You need your “beach pass” to get in as of July 1, Recreation and Parks Department Director Mike Mocciae said. Non-residents will be charged $5 a day or they can buy a season’s pass for $75.
That might help with a dog-related problem, said Councilman Rich Bonenfant (R-At Large), explaining that he took two walks in the park recently to show people the new bunkhouse and pavilion, and where a treetop adventure might go.
“I agree with Mike, a lot of out-of-towners are coming in for free, walking their dogs and not picking up,” Bonenfant said. “You couldn’t even walk on these trails, you couldn’t look up at these trees and walk at the same time. There’s tons of dog droppings that no one is picking up, so if we are going to cut out some of the out-of-towners coming in for free, I think that is a step in the right direction.”
There will be a grace period for resident passes as people adjust to the change, Mocciae said. People coming to a special event at the mansion or one of the park’s other facilities will not be charged and the new parking area for the bunkhouse and pavilion will be locked, except when those areas are rented, he said.
Don’t Block that Box, please
The Council unanimously approved a new “Don’t Block the Box” ordinance, specifically aimed for the intersection of Interstate 95 and East Avenue, and France Street and Route 1. Any other intersection would need a new ordinance, Ordinance Committee Chairwoman Eloisa Melendez (D-District A) said.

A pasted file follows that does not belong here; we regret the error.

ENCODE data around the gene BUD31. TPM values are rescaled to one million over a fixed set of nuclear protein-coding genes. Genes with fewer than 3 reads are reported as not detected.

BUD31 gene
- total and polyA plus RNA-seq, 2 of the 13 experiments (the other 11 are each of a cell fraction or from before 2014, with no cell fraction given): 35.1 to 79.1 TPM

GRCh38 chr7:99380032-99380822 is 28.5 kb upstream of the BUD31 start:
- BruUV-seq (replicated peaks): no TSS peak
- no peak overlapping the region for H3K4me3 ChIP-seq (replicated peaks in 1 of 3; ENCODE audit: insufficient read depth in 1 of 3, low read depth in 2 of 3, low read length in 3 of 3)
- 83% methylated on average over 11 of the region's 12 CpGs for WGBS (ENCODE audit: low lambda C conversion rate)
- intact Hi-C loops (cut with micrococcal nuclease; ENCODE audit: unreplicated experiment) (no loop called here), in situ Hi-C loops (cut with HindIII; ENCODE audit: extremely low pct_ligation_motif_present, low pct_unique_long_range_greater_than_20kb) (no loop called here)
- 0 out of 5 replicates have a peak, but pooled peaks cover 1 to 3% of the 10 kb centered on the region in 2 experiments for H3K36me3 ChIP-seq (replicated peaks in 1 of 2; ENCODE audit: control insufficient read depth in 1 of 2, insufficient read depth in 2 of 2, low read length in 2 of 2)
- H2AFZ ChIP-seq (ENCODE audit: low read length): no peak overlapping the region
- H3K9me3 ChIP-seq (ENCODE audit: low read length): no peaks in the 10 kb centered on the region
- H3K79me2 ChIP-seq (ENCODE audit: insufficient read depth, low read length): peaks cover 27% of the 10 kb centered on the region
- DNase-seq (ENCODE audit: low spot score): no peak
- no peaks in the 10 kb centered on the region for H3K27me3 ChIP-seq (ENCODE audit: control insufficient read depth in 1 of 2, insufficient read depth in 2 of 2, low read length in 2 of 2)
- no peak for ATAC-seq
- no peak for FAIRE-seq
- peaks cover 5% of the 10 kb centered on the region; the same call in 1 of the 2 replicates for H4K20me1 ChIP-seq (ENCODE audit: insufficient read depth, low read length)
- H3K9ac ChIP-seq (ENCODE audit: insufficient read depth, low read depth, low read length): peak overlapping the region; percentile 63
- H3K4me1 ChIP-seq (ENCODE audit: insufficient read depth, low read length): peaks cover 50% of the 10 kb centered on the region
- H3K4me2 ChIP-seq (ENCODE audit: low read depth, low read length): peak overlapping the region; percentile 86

The fines are $100, while a state law on the topic recommends a $150 fine, she said.
“At the end of the day we felt that it was important to get the lines on the road and that, specifically for the East Avenue one, we would figure out enforcement after, and there would be some sort of trial period before people would be fined if they were found in the box,” Melendez said.
The most notable thing might be the lack of public comment. Not one concerned citizen spoke on the issue.
There were also no comments from the public about the Fodor Farm lease to Live Green CT, which was passed unanimously.
Senior tax relief amended
In another unanimous Council decision, the ordinance for senior tax relief was amended. The income range of citizens who are eligible for senior tax relief was raised by by $3,000; seniors making up to $42,200 are on Tier I and can now get a $1,390 maximum benefit. On Tier II, the maximum income is $52,100 with a benefit of $750.
Councilman Steve Serasis (D-District A) was the only person to speak on this, sharing the story of his father, who passed away recently.
“We all have people we are fond of who are older and we have to take care of them,” Serasis said.
Council approves Vets Park ice rink
The Rink at Harbor Point LLC was given a unanimous go-ahead to operate an ice rink in Veteran Park at Tuesday’s Council meeting, with no hullabaloo about “commercialization of the parks.”